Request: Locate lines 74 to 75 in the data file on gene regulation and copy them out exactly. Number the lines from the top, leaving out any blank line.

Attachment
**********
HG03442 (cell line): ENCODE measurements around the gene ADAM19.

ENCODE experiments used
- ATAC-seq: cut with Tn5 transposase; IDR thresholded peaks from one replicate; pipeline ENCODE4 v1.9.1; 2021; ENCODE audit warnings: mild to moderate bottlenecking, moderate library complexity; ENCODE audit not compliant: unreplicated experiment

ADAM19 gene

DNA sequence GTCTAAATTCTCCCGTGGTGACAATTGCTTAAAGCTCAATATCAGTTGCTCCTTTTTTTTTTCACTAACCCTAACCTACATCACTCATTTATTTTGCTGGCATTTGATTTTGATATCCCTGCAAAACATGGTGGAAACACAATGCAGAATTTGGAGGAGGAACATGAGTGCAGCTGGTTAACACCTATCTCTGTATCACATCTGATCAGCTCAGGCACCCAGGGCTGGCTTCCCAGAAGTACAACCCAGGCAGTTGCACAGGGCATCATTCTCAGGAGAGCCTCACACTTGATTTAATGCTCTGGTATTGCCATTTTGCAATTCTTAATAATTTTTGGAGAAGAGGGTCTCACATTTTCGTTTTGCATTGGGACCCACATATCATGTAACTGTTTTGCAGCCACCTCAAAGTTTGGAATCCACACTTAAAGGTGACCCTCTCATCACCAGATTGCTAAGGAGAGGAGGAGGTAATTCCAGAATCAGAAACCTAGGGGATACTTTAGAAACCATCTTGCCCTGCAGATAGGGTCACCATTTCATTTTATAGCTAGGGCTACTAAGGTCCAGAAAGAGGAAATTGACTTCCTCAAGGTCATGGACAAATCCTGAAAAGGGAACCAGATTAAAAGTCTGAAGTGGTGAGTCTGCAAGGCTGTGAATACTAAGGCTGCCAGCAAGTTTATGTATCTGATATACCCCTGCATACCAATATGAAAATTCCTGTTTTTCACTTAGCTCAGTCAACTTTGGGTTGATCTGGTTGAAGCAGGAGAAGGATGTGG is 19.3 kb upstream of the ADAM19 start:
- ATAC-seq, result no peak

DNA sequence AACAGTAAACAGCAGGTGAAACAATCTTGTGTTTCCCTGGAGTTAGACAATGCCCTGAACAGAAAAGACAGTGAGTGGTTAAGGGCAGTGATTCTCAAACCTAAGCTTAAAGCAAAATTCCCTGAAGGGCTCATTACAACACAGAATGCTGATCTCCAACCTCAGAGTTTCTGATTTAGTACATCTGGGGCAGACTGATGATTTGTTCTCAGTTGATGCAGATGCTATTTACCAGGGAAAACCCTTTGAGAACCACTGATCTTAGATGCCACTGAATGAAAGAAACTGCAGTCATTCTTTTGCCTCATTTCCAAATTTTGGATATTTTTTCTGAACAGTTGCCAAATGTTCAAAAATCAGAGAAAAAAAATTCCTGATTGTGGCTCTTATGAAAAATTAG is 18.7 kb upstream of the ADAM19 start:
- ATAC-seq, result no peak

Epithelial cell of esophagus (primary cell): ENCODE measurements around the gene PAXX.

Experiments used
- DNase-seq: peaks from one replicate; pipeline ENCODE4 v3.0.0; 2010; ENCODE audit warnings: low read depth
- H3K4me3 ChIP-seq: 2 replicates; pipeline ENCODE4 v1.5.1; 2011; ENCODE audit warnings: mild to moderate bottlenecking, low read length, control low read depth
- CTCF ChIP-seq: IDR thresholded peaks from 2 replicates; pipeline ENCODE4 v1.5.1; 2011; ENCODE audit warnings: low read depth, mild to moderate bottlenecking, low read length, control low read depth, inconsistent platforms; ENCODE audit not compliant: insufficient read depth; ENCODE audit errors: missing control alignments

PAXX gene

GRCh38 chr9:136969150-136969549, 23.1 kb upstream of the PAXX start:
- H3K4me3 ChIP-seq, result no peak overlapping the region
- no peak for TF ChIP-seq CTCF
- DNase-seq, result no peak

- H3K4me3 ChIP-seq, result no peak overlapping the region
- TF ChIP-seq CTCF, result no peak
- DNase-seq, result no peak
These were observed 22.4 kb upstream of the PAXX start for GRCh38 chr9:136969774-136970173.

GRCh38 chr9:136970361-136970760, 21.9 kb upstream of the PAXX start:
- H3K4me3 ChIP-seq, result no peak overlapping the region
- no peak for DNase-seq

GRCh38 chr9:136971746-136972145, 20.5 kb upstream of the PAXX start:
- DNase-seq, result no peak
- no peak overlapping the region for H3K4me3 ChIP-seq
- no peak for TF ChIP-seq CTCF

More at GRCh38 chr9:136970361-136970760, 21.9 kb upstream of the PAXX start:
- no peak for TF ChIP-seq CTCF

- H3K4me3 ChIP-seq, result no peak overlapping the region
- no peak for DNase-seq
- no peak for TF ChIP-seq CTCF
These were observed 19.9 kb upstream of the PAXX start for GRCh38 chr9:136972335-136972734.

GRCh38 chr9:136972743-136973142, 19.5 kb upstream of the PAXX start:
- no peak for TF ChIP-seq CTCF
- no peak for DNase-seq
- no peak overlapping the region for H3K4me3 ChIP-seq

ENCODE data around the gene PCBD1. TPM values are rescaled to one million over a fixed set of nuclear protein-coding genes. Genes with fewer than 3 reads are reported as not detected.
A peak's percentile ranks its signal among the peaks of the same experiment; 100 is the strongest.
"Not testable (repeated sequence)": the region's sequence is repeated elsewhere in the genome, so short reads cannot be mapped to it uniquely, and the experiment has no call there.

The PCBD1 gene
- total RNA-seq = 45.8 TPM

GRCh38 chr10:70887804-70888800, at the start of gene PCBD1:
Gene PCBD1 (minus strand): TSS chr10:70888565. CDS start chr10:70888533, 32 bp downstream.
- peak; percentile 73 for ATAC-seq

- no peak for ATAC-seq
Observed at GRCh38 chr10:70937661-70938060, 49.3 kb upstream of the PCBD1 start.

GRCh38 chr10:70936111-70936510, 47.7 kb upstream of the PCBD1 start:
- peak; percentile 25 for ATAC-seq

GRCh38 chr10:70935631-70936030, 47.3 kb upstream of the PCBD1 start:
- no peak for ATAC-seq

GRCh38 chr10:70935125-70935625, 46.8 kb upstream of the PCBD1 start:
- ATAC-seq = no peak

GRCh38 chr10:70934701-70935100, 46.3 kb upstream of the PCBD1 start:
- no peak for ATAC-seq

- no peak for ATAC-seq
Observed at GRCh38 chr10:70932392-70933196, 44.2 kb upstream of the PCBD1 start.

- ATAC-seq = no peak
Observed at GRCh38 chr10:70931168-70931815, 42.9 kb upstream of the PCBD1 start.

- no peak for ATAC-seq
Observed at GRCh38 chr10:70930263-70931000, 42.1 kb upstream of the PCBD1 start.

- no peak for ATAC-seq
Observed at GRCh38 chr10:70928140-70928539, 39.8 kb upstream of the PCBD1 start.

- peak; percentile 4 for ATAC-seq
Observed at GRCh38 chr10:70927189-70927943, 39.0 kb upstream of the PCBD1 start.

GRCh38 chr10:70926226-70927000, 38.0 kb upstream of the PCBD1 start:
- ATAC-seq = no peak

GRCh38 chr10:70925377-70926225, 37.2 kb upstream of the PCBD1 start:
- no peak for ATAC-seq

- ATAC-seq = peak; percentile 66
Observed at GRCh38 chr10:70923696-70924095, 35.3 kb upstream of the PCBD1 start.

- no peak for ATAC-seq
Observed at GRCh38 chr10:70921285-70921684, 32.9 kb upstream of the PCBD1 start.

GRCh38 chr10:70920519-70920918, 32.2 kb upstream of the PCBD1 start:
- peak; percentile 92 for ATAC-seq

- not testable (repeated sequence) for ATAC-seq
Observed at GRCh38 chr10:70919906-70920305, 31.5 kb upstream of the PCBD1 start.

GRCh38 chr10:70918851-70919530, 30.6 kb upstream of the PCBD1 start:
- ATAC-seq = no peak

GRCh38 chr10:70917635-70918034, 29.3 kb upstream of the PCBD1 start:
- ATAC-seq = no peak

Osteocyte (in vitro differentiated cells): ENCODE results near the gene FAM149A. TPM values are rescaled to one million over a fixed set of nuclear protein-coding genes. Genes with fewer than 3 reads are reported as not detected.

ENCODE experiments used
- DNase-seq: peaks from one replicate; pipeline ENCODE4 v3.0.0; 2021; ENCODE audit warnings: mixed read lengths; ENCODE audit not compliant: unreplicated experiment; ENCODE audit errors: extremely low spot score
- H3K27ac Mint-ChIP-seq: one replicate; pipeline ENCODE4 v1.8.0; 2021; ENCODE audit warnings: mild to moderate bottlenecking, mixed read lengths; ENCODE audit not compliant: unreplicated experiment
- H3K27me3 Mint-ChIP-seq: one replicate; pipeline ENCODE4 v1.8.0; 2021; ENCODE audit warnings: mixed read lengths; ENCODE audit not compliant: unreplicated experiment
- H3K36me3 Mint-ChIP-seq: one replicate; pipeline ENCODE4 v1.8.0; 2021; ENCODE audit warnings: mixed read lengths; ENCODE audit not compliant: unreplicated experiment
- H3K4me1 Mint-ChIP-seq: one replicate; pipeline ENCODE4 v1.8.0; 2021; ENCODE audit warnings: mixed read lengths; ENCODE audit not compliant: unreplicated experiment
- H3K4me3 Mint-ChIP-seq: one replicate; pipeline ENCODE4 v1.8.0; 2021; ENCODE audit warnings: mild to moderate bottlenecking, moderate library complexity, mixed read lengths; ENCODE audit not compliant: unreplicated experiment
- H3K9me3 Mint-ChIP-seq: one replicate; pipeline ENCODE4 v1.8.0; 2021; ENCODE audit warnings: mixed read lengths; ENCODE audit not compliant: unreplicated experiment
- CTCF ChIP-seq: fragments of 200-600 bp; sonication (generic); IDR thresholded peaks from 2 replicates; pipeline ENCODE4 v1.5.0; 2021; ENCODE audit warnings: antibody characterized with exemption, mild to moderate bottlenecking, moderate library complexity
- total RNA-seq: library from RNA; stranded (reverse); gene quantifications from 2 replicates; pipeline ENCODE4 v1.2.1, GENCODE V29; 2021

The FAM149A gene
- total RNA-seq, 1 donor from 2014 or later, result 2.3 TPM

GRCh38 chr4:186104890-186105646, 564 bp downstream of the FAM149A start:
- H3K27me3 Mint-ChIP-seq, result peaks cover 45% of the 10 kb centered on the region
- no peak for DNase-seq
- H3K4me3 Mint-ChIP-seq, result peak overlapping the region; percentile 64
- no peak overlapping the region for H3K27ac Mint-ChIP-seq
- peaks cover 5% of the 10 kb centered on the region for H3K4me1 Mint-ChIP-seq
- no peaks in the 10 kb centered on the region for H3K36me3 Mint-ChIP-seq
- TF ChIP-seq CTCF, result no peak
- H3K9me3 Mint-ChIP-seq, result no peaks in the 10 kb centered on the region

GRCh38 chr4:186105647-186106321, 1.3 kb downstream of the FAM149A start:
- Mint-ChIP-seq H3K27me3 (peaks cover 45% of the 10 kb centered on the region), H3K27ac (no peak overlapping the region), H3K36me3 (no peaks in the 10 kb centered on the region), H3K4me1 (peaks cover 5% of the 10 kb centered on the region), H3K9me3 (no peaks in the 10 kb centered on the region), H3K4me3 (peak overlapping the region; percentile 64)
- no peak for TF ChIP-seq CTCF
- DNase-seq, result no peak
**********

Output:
- no peak for ATAC-seq
Observed at GRCh38 chr10:70921285-70921684, 32.9 kb upstream of the PCBD1 start.